That the coronavirus is an especially vicious killer in Black and Brown communities is well-known.

Less evident, but of real concern, is the federal government’s fragmented response to health care, compounded by the need for better data collection. Both hamper improved federal services, including the fight against systemic racism and implicit bias in federal programs, a battle President Biden promised to wage.

The opening line in an August government watchdog report is a zinger: “Many chronic health conditions are preventable, yet they are leading causes of death and disability in the United States.”

This Government Accountability Office (GAO) study identified 200 federal efforts to improve diets and fight chronic disease and found the programs were “fragmented across 21 agencies.”

That problem relates directly to the pandemic because, as GAO officials wrote, people with chronic ailments are more likely to be hospitalized or die of covid-19 than people without them. And the chronic condition of being a person of color means they also are more likely to be hospitalized or die of covid-19 than White Americans.

Centers for Disease Control and Prevention data say that compared to the White population, the covid-19 death rate among Black people is two times greater; Hispanic people, 2.3 times; Native Americans, 2.4 times. A White House fact sheet issued Tuesday credits Biden’s programs with significant progress in closing the racial coronavirus vaccination rate since May. Now Black, Brown and White rates for first injections are all in the 70 percent-plus range. This represents increases of more than 14 percentage points for Black Americans and Hispanics.

A federal strategy is needed to improve coordination of diet-related programs that combat chronic conditions, according to GAO, which said certain conditions hit men, Black Americans and people living in the South particularly hard.

Furthermore, GAO added in a paper last month, “implicit biases and misperceptions about people from various racial and ethnic groups, especially for Black women, can exacerbate disparities by race and ethnicity in access to care.”

Just like chronic diseases are preventable, so are health inequities. In addition to the coronavirus, the report points to “worse health care outcomes” by race in maternal mortality and among veterans.

Of course, the death rate is the most telling health statistic.

The life expectancy for White Americans born in 2020 was 78 years; for Black Americans, 72 years, according to the CDC. Despite other adverse indicators, the life expectancy for Hispanic Americans was 79.9 years.

A federal strategy to correct systemic inequities needs good data. But GAO and members of Congress say there are holes in the information and other problems that hinder a robust response.

There are racial and ethnic data gaps for coronavirus testing rates, cases, hospitalizations, deaths and vaccinations, GAO’s paper found. The gaps are huge. “Race and ethnicity information sent to CDC was incomplete for almost half of reported COVID-19 cases (47.2 percent) and for people who received at least one vaccination dose (46.7 percent),” GAO said in March. In 2019, GAO reported “weaknesses in the completeness and accuracy” of Department of Veterans Affairs health records, including “conflicting race and ethnicity information.”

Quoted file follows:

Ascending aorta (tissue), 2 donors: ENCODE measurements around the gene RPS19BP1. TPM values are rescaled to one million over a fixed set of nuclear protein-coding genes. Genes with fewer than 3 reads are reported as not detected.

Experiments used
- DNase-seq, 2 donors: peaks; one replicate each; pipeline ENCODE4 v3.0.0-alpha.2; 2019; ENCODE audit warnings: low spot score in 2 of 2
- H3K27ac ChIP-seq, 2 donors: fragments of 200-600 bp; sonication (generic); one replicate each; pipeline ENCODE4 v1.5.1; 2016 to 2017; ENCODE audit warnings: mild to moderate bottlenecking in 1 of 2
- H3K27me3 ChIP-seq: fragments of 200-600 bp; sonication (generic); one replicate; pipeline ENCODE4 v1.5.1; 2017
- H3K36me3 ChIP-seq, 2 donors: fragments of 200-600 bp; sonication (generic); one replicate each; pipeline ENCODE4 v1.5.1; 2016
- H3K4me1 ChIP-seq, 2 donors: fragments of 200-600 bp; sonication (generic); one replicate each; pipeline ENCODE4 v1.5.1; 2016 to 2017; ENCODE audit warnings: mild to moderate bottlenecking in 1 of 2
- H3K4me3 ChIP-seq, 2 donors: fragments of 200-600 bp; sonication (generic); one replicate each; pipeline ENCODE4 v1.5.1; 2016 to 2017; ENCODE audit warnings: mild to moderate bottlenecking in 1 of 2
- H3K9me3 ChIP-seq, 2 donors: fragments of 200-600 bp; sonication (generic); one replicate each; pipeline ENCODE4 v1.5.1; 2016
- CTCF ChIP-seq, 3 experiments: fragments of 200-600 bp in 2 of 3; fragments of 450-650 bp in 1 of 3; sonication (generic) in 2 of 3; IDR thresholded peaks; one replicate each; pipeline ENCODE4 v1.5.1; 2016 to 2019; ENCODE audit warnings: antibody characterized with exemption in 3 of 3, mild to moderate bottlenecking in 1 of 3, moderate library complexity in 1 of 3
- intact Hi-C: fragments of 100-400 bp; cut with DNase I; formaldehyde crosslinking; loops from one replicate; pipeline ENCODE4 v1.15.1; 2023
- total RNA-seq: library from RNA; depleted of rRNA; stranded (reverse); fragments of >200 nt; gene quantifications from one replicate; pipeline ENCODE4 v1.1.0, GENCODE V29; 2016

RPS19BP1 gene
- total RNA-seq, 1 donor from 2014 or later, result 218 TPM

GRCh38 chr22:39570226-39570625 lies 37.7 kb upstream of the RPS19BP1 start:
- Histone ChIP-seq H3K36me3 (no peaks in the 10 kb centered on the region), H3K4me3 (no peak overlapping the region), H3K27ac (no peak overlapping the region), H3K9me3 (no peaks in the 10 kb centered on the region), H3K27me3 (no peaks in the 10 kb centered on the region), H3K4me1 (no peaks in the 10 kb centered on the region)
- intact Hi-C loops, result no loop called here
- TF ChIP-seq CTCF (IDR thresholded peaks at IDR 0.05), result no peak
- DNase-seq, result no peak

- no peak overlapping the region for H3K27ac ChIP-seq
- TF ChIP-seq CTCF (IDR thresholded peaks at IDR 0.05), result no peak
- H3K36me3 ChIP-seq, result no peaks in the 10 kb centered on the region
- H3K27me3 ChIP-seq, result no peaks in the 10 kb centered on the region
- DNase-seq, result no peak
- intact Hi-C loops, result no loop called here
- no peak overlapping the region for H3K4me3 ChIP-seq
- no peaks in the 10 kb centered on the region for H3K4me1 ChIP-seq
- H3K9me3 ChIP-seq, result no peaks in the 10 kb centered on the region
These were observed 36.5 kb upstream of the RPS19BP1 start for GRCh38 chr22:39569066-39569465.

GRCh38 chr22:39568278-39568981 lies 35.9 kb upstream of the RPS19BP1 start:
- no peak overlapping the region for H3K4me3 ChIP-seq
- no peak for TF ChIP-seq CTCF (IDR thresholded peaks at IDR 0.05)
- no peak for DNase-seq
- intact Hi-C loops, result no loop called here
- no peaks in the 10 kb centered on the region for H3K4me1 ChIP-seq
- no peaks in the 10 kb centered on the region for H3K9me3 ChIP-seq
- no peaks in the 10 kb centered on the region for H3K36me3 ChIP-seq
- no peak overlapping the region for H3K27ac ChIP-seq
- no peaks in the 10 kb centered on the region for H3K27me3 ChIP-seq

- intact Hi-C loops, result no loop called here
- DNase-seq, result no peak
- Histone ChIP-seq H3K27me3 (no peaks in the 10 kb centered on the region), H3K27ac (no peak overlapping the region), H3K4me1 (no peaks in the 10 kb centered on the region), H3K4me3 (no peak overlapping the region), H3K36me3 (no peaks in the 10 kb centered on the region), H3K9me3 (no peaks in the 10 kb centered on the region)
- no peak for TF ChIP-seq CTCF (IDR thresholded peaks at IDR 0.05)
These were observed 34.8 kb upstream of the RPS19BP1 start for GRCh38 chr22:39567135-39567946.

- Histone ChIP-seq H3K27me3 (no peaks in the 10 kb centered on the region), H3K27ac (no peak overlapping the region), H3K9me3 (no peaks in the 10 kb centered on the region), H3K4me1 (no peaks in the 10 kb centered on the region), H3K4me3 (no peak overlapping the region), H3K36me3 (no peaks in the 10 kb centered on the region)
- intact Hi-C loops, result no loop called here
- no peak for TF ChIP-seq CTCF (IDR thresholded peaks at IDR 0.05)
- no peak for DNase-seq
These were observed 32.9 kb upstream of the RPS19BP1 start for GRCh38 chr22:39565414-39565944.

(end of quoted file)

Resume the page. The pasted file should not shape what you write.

GAO concluded the data gap could hinder the government’s ability to identify and combat health disparities. In the case of the coronavirus, GAO suggested giving CDC the authority to require states and localities to report coronavirus cases and deaths by race and ethnicity, a power now absent. GAO urged VA to assess the accuracy of racial and ethnic data in its electronic health records.

Agencies across the government are ill-equipped with the data needed to advance racial equity, two Democratic congresswomen told Susan Rice, Biden’s domestic policy council director, and acting Office of Management and Budget director Shalanda Young. The letter last week from Reps. Carolyn B. Maloney (N.Y.), chairwoman of the House Committee on Oversight and Reform, and Ayanna Pressley (Mass.) says implementing Biden’s January executive order, which calls for “an ambitious whole-of-government equity agenda,” requires the “collection of data that aligns with an up-to-date understanding of people’s identities and that reflects how diverse groups are differently situated. Most federal agencies do not yet collect this type of data.”

Young acknowledged the problem in a report to Biden about methods to assess equity.

“It is a difficult realization that Federal agencies have not fully delivered value to all of their constituents,” she wrote in July. “It is disheartening when a data scan reveals results that are at odds with organizational intentions and core national values. And yet, it is only through this ethic of learning and a commitment to evidence that governments become truly able to serve their people.”

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